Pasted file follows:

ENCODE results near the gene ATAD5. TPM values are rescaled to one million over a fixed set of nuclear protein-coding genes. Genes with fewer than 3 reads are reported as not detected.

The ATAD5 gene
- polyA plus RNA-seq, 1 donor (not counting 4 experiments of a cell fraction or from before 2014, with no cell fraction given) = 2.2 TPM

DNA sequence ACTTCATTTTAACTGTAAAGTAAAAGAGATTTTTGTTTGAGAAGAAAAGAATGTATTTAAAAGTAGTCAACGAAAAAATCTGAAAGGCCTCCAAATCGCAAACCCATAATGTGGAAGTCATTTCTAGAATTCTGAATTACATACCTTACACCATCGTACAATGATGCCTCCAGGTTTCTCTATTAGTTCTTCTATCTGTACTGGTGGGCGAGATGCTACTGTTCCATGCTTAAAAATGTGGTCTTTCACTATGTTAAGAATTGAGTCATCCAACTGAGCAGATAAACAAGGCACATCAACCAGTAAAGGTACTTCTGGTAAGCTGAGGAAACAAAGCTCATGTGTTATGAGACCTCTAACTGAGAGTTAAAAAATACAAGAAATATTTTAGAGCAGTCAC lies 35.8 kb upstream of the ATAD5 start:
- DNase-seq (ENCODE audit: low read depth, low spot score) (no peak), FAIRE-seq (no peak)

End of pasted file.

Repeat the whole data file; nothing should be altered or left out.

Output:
ENCODE results near the gene ATAD5. TPM values are rescaled to one million over a fixed set of nuclear protein-coding genes. Genes with fewer than 3 reads are reported as not detected.

The ATAD5 gene
- polyA plus RNA-seq, 1 donor (not counting 4 experiments of a cell fraction or from before 2014, with no cell fraction given) = 2.2 TPM

DNA sequence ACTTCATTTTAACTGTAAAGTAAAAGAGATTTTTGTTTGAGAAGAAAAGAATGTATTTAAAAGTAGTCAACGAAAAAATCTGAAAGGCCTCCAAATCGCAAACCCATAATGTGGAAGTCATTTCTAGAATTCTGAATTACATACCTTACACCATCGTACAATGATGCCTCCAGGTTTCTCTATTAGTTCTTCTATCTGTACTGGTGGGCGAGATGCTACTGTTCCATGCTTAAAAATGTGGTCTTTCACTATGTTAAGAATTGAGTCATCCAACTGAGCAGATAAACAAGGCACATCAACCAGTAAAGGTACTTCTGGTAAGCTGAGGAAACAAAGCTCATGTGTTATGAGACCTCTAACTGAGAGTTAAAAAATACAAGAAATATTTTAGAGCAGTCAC lies 35.8 kb upstream of the ATAD5 start:
- DNase-seq (ENCODE audit: low read depth, low spot score) (no peak), FAIRE-seq (no peak)